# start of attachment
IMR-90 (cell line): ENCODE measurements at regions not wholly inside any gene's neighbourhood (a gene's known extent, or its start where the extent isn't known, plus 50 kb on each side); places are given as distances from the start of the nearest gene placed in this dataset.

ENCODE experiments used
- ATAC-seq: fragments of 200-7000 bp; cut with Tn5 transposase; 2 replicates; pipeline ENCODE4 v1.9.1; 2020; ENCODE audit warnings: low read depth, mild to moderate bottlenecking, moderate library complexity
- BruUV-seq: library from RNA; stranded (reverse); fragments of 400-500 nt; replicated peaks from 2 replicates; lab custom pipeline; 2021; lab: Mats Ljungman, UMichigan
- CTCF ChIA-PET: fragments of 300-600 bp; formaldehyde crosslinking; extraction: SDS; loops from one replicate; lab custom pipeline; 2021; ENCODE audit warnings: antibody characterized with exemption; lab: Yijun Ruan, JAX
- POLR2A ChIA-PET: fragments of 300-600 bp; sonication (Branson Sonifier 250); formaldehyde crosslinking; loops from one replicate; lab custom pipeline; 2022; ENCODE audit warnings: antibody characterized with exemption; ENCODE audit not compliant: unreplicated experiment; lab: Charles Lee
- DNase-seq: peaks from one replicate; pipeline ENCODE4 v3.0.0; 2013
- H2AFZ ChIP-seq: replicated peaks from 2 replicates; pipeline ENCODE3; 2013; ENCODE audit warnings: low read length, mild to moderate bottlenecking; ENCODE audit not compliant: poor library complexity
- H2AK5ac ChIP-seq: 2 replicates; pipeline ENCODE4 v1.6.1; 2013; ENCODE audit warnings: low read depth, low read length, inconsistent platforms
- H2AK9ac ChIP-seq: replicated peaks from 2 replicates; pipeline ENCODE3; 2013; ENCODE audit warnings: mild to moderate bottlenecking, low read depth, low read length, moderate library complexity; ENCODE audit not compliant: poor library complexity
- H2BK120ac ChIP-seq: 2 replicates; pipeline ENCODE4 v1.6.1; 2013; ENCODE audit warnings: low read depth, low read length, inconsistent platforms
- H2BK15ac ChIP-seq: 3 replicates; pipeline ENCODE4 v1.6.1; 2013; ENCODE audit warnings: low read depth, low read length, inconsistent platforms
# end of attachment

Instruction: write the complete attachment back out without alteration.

IMR-90 (cell line): ENCODE measurements at regions not wholly inside any gene's neighbourhood (a gene's known extent, or its start where the extent isn't known, plus 50 kb on each side); places are given as distances from the start of the nearest gene placed in this dataset.

ENCODE experiments used
- ATAC-seq: fragments of 200-7000 bp; cut with Tn5 transposase; 2 replicates; pipeline ENCODE4 v1.9.1; 2020; ENCODE audit warnings: low read depth, mild to moderate bottlenecking, moderate library complexity
- BruUV-seq: library from RNA; stranded (reverse); fragments of 400-500 nt; replicated peaks from 2 replicates; lab custom pipeline; 2021; lab: Mats Ljungman, UMichigan
- CTCF ChIA-PET: fragments of 300-600 bp; formaldehyde crosslinking; extraction: SDS; loops from one replicate; lab custom pipeline; 2021; ENCODE audit warnings: antibody characterized with exemption; lab: Yijun Ruan, JAX
- POLR2A ChIA-PET: fragments of 300-600 bp; sonication (Branson Sonifier 250); formaldehyde crosslinking; loops from one replicate; lab custom pipeline; 2022; ENCODE audit warnings: antibody characterized with exemption; ENCODE audit not compliant: unreplicated experiment; lab: Charles Lee
- DNase-seq: peaks from one replicate; pipeline ENCODE4 v3.0.0; 2013
- H2AFZ ChIP-seq: replicated peaks from 2 replicates; pipeline ENCODE3; 2013; ENCODE audit warnings: low read length, mild to moderate bottlenecking; ENCODE audit not compliant: poor library complexity
- H2AK5ac ChIP-seq: 2 replicates; pipeline ENCODE4 v1.6.1; 2013; ENCODE audit warnings: low read depth, low read length, inconsistent platforms
- H2AK9ac ChIP-seq: replicated peaks from 2 replicates; pipeline ENCODE3; 2013; ENCODE audit warnings: mild to moderate bottlenecking, low read depth, low read length, moderate library complexity; ENCODE audit not compliant: poor library complexity
- H2BK120ac ChIP-seq: 2 replicates; pipeline ENCODE4 v1.6.1; 2013; ENCODE audit warnings: low read depth, low read length, inconsistent platforms
- H2BK15ac ChIP-seq: 3 replicates; pipeline ENCODE4 v1.6.1; 2013; ENCODE audit warnings: low read depth, low read length, inconsistent platforms